Pretoria News

Nursing from the heart, with compassion


WHILE the world celebrated International Nurses Day yesterday, a nurse with a passion for assisting children on their path to recovery spoke about his challenges, coupled with the joy the profession gives him.

“Nursing must be from your heart; it is challenging, and it can be emotional, but it is an extremely rewarding career that is about so much more than just the money,” said Sibusiso Xhakaza, 33, a skilled member of the paediatric ICU team at Netcare Waterfall City Hospital in Midrand.

According to him, to be a nurse you need to have a passion for humanity and be both gentle and strong when you are caring for someone who is fragile and frail, like the small children they look after in the paediatric ICU. “These tiny humans give us purpose, and even when their immune systems are weak, they have such strength that it inspires us.”

Xhakaza comes from rural Nkandla in Kwazulu-natal. He studied nursing at the Pietermaritzburg DUT campus before becoming a full-time maternity nurse.

“As I explored more about nursing, I became drawn to the paediatric ICU. It is a very specialised environment, and you need the humility to always be learning from your team and sharing your knowledge so we can all grow from our experience and do the best for our little patients.”

Teamwork is critical, he said, because everyone involved brings different strengths.

“Together, our combined strengths make us a formidable team. Our patients and their parents become part of our paediatric ICU family, too.”

He said it was stressful for parents, but the staff offered them support to help alleviate their anxiety.

“We explain how we are caring for their child and not to be alarmed by the lights and beeping of the ICU machines. They learn to trust us and feel safe with what we are doing for their precious little ones.”

A family who asked to remain anonymous spoke of the difference caring nursing made when their child was cared for in the paediatric ICU at Netcare Waterfall City.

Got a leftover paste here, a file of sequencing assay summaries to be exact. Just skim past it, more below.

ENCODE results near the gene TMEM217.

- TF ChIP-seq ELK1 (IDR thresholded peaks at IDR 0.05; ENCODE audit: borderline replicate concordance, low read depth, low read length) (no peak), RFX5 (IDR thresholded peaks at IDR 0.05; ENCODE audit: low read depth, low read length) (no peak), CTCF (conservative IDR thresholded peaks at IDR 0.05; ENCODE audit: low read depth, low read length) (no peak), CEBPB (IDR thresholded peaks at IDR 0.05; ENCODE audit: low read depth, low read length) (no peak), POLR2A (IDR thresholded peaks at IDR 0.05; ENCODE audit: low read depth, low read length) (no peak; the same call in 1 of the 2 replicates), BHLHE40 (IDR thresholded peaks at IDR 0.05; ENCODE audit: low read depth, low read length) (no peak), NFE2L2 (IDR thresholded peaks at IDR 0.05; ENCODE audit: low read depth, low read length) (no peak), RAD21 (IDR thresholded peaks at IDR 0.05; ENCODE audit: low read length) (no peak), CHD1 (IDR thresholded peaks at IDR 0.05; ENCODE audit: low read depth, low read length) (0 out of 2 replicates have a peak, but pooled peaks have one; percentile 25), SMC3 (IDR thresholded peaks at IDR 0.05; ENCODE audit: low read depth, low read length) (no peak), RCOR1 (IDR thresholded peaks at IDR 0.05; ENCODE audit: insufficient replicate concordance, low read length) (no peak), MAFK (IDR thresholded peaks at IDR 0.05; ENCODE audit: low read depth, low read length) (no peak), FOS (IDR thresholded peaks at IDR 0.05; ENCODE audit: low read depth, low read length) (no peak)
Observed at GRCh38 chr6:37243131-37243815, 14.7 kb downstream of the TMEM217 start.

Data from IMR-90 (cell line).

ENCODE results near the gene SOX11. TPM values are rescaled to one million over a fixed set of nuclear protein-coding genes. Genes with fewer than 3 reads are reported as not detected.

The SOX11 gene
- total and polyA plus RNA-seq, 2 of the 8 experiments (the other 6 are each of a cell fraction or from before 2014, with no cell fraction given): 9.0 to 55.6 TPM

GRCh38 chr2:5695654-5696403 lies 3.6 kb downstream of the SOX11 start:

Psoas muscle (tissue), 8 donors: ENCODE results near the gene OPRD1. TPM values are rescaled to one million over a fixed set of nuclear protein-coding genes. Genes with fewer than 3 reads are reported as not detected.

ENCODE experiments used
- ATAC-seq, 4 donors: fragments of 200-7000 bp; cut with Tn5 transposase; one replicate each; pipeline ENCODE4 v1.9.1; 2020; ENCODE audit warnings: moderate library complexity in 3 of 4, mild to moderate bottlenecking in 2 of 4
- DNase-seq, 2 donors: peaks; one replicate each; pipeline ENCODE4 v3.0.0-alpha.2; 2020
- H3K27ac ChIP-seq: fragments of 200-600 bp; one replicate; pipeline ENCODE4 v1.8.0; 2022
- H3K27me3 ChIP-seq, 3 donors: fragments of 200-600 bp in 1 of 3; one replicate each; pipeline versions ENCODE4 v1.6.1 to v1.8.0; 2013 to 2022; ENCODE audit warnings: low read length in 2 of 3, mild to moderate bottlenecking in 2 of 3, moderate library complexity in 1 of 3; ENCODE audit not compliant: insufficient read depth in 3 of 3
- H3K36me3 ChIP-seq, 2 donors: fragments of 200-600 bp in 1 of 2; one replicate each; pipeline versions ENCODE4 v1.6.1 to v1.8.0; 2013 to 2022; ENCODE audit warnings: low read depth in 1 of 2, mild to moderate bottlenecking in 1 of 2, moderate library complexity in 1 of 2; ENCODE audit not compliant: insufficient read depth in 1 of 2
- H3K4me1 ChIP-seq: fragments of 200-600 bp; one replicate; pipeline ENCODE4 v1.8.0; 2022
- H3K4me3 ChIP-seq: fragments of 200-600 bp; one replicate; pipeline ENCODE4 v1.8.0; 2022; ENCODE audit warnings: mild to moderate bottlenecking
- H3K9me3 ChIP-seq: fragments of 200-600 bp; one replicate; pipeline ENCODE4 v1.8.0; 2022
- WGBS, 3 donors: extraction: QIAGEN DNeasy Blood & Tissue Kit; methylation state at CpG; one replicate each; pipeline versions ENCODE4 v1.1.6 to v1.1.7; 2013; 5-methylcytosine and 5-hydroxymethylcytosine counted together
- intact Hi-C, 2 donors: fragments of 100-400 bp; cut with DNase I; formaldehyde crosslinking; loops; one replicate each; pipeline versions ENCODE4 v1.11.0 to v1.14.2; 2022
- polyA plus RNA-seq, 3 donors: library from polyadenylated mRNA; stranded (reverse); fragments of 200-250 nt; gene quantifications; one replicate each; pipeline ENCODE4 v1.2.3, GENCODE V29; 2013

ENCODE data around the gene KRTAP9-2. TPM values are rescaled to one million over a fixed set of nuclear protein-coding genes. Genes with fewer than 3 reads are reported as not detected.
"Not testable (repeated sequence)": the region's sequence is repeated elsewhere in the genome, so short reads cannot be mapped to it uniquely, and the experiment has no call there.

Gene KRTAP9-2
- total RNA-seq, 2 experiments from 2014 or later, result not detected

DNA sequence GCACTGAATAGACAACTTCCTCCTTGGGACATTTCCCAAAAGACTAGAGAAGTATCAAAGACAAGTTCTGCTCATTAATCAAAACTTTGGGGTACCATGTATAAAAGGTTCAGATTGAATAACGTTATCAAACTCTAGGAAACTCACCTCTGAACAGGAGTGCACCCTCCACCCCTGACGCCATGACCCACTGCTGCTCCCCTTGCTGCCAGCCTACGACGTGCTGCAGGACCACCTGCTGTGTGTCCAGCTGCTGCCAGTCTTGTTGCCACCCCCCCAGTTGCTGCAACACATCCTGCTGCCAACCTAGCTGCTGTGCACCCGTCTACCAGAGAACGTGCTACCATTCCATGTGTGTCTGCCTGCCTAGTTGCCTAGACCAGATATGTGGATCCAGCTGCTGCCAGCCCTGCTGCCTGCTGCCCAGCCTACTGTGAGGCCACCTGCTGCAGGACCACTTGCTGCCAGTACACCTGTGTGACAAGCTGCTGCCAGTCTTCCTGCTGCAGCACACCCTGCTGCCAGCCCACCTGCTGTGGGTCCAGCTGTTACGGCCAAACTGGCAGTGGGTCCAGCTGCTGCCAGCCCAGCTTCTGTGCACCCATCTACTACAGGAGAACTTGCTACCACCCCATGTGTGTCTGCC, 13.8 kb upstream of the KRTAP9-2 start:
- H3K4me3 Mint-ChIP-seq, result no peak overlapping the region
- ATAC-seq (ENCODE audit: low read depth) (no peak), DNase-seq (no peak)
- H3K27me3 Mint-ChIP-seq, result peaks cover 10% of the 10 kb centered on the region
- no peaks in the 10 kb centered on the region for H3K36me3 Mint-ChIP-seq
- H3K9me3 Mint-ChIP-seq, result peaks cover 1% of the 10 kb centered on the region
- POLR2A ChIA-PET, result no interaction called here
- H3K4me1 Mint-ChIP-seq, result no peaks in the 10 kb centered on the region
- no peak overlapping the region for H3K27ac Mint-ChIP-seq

“The nurses were very friendly towards us and gave us updates on how our child was doing.”

They said when their infant son was moved to a big machine, they were confused as to whether he was getting worse or better, but Sibusiso had been kind and explained everything in detail.

“He assured us that our son was getting the best care possible, and we left the hospital feeling much better, knowing what was happening. Overall, we are very happy with the care our son received from the nurses; not just one, but all the nurses that took care of him.”

Paediatrician Dr Palesa Monyake praised the dedication of the paediatric

ICU team.

“The nurses are absolutely amazing, and the team goes above and beyond the call of duty time and again. We update each other on each patient, sometimes minute by minute, and have such strong systems in place that our teamwork takes caring for our patients to an almost intuitive level.”

“Although we see so many beautiful recoveries and stories of hope, emotions can run high in the paediatric ICU, and it can be stressful and frustrating for parents when their children are very sick,” she said.

Xhakaza said there was no greater motivator than working to help save a child’s life and nurse them back to health.

“I have been in the paediatric ICU for five years, and we live through all the emotions – from hope, elation, anxiety, and unfortunately, sometimes grief. It gives some comfort to know you have tried your best to fight for a child’s life, but it is still devastating when we cannot save a patient.”





African News Agency